No - it's a box of PK FL2 lights!

We will be including one such light in each package!

Monday, March 13, 2017

Blades Against Myelofibrosis 2017

Blades Against Myelofibrosis -  2017


This drive is being held as a fundraiser for the MPN Research Foundation. It is organized, and administered by, Bob Wanamaker. All proceeds go to the MPN Research Foundation.

It starts on 3/15/2017, and ends on 4/17/2017.

All billing will be invoiced through Avant Systems, Inc who is donating services for the raffle.

A more in-depth overview of the disease, and our goals can be found here.

Rules can be found here.

An entry form can be found here. (Note: this link will go live on 3/15).

The prize list can be found here. Note that the purchase of a ticket includes a t-shirt.

The Sponsors

Without the support of generous sponsors, this would not happen. A huge thanks to (in alphabetical order): Blade Flick, Iron & Emotion, PK Design Lab, Razor's Edge Knives, Sketchen Scales, Spyderco, WorkSharp.

The Disease

Myelofibrosis is an incurable cancer, belonging to a class of cancers called MPNs - Myeloproliferative NeoPlasms. It is the worst of the group; other MPNs progress to it, and sometimes patients develop it without having developed other MPNs

The Foundation

The MPN Research Foundation is dedicated to education, healing, and research involving only MPNs. It is an organization for patients, founded by patients, and patients help the organization in various ways, including fund-raising drives.

Bob Wanamaker & Near Death Productions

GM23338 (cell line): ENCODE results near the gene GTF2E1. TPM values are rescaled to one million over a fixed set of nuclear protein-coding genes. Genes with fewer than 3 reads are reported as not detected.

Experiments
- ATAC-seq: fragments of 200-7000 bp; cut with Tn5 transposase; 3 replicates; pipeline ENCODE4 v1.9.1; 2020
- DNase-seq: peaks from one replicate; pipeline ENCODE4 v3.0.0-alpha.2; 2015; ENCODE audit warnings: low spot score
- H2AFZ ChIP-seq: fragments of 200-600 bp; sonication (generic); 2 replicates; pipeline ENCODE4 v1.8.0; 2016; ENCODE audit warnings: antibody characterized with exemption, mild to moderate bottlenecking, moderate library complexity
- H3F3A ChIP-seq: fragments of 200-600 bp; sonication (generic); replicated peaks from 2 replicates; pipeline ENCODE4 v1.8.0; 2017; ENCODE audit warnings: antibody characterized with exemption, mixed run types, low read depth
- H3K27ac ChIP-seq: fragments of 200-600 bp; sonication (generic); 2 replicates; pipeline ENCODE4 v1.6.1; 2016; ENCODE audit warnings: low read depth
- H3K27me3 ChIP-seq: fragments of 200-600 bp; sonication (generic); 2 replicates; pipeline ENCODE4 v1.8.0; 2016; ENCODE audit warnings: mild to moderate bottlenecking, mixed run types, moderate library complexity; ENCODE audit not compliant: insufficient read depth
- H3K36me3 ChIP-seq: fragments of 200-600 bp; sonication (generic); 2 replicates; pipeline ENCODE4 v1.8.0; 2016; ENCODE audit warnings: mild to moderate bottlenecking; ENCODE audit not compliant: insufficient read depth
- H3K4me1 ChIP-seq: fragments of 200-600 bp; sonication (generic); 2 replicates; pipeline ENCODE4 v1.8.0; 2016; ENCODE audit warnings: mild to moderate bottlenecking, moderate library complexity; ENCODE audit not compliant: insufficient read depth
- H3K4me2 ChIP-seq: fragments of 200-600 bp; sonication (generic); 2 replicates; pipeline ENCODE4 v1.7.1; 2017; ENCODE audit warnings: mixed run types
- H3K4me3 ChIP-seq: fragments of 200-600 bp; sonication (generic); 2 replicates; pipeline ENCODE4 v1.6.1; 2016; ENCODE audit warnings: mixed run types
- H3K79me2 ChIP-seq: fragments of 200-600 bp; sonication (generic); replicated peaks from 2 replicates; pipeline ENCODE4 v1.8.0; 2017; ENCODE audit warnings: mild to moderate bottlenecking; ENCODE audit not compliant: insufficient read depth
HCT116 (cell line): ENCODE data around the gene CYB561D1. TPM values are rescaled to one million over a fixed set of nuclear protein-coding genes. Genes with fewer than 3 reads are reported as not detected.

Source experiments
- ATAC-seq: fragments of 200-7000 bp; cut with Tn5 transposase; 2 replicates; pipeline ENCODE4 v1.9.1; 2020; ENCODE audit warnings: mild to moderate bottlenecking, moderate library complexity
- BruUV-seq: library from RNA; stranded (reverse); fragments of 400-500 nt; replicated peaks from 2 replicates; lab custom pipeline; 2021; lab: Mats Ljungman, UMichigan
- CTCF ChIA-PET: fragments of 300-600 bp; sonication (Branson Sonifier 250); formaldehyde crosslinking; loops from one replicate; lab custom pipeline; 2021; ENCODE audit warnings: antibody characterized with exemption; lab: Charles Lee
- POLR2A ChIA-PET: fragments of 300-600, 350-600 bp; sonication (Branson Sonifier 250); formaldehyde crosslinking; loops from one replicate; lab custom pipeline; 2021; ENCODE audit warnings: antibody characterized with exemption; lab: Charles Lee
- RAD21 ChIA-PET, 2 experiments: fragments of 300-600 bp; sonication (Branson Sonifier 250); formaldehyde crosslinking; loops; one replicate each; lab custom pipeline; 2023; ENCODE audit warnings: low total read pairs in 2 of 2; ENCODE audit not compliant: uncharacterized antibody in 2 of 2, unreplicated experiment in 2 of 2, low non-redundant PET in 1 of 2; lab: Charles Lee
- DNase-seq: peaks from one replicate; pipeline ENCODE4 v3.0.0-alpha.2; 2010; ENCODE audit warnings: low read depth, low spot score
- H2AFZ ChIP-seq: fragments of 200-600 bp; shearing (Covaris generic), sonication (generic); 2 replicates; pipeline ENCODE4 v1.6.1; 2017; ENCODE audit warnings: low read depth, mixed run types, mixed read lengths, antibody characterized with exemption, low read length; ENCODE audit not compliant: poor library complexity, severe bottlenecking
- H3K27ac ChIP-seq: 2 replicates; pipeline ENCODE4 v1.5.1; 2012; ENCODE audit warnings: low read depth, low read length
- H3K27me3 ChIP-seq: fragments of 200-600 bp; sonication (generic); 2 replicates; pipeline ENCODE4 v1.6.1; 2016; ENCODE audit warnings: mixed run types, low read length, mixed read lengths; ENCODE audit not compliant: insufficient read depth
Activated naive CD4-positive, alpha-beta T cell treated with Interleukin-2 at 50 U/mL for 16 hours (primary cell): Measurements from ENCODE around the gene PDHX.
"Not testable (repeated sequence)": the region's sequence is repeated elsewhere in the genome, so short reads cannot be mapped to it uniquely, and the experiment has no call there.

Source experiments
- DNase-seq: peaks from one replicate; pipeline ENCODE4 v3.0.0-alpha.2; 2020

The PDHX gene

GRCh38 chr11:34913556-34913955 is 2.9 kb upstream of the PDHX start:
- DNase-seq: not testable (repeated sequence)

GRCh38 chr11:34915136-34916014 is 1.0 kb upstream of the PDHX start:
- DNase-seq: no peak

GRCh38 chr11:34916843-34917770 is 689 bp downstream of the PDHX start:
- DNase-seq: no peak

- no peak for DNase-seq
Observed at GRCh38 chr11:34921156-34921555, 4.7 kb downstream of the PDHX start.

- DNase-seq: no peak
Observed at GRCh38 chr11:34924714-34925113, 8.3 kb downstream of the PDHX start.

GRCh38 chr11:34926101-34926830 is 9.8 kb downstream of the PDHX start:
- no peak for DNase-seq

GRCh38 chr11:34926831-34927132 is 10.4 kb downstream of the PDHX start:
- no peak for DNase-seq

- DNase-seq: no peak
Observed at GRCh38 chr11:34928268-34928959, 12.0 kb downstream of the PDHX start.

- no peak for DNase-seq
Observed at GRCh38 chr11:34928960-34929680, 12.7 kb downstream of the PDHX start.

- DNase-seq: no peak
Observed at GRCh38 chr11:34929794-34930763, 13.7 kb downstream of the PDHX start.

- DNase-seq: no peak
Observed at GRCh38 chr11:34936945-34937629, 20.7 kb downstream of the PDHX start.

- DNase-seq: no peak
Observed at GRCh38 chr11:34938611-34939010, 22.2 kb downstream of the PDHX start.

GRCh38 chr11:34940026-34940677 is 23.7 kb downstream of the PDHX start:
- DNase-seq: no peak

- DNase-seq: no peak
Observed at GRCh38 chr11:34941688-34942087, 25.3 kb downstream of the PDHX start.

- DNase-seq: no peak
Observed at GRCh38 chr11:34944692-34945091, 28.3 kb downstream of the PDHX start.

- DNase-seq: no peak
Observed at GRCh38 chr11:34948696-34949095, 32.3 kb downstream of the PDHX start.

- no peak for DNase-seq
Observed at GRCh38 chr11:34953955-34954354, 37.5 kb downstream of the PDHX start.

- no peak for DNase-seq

Bob was diagnosed with myelofibrosis in August 2015 when he collapsed in the emergency room, and has been hospitalized twice with life threatening complications. This drive is his way of helping others with the disease.

Saturday, March 11, 2017

The Birth Of Near Death Productions & Shirts

Each ticket purchased will receive an awesome t-shirt at no extra charge.

The artwork has been done by Iron & Emotion - owner Jen Iron has been doing incredibly great work for years. Her work really stands apart in a crowded market space, and I am blessed that she is helping me.

The front of the shirt is simply the logo design which you see on the web page. The back of the shirt is essentially a list of major sponsors:

We also included the MPN Research Foundation in our list. Even though they are the recipient of all proceeds, I felt that it only made sense to acknowledge them on each shirt. Lack of space elsewhere moved us to this idea. I'm quite pleased with the work Jen has done.

"Near Death Productions" was a spur of the moment idea from me, but I think that it fits nicely. I have, after all, come near death two times since July 2015 thanks to this cancer, spending time in the ICU ward on both occasions; once in a medical coma and intubated. I am also, in an important sense, near death now as I write this update. It could come at any time - again, thanks to this cancer.